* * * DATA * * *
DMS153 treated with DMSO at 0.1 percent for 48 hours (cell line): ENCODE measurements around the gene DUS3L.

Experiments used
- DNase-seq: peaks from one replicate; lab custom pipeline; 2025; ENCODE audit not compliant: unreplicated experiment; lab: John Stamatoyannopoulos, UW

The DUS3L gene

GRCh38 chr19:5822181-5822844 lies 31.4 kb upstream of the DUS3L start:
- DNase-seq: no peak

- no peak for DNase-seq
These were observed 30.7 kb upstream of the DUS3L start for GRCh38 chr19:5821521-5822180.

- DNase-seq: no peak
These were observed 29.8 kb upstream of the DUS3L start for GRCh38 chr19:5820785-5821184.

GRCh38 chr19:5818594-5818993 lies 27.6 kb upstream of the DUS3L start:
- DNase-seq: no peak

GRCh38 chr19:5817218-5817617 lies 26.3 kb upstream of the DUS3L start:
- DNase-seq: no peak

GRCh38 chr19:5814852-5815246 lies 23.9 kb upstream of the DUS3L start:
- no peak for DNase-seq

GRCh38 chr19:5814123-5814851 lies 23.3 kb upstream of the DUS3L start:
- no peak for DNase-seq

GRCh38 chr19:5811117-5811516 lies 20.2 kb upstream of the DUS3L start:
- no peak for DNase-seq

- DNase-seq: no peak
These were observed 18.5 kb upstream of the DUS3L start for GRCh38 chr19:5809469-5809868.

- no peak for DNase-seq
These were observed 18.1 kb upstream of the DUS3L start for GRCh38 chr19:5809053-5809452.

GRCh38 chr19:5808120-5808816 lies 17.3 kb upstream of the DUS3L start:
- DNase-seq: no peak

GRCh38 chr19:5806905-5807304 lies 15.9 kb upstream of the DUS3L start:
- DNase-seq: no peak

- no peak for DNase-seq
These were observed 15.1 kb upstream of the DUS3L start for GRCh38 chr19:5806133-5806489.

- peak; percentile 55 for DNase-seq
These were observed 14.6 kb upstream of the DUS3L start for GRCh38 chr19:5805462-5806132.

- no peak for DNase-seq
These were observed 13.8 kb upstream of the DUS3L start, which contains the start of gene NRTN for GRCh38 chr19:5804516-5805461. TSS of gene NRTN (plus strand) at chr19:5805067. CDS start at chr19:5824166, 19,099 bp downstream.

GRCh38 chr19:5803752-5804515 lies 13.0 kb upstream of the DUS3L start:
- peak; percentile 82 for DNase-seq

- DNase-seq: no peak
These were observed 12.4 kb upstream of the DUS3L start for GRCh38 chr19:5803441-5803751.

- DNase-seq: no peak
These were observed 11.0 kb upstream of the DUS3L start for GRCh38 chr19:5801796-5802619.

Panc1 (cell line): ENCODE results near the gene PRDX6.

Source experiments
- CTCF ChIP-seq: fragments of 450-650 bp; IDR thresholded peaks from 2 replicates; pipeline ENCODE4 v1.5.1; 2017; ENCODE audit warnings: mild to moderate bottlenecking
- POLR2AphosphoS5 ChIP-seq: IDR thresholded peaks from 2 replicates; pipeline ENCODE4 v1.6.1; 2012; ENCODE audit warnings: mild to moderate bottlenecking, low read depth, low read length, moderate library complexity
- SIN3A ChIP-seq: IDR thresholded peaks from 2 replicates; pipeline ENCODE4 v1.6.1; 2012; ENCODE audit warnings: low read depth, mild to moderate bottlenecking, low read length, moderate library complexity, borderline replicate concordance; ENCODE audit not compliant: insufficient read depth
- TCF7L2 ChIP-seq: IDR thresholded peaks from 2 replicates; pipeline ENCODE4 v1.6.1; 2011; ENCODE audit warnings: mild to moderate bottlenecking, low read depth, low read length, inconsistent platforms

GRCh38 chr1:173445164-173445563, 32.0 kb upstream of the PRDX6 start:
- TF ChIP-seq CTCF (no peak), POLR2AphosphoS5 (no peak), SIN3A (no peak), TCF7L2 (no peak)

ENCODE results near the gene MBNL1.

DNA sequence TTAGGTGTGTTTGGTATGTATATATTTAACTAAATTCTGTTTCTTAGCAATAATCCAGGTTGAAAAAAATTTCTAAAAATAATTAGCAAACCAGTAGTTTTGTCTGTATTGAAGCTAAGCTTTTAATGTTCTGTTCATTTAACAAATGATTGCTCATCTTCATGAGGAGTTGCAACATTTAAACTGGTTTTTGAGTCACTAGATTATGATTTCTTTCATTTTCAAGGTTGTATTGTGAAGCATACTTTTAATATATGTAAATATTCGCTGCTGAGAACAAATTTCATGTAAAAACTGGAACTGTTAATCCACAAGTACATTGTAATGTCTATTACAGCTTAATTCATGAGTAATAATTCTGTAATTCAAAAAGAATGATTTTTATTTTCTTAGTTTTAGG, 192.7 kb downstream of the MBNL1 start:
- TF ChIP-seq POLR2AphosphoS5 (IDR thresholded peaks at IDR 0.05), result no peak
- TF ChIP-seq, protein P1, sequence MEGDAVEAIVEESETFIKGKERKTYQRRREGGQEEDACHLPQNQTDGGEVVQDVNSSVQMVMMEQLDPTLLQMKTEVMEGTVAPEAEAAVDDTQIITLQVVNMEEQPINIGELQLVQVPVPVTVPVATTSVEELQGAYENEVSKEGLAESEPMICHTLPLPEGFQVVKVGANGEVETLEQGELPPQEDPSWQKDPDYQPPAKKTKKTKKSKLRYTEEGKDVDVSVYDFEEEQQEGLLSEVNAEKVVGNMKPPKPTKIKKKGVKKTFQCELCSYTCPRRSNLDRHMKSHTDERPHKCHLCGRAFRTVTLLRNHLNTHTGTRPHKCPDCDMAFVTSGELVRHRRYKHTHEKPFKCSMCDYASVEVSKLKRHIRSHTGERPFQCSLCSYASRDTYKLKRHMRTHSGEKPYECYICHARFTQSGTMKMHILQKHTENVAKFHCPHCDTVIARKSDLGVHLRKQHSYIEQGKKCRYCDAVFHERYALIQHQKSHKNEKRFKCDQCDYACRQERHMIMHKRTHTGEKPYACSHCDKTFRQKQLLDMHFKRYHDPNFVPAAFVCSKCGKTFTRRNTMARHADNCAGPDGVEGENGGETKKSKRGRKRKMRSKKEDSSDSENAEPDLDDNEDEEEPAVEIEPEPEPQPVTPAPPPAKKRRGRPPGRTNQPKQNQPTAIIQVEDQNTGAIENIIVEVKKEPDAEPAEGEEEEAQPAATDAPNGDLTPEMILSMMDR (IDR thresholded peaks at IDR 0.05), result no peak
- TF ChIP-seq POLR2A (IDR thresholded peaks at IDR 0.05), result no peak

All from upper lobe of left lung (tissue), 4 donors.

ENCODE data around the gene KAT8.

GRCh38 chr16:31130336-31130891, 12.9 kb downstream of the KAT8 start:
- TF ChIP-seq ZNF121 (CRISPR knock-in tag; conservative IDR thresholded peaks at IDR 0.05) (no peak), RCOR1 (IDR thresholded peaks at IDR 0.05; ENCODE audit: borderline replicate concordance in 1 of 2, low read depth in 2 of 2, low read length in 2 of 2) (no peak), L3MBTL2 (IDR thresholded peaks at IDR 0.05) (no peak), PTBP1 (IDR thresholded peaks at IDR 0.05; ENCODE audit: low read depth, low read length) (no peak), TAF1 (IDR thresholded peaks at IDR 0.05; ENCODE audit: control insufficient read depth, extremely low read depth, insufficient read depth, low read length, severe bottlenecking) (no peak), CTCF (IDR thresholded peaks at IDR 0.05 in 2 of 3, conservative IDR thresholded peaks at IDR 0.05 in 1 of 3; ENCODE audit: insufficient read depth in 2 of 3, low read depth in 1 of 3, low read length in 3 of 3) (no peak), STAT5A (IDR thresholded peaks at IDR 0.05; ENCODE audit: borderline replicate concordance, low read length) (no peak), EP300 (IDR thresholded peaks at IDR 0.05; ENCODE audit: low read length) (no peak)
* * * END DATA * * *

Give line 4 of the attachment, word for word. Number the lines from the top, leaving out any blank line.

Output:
The DUS3L gene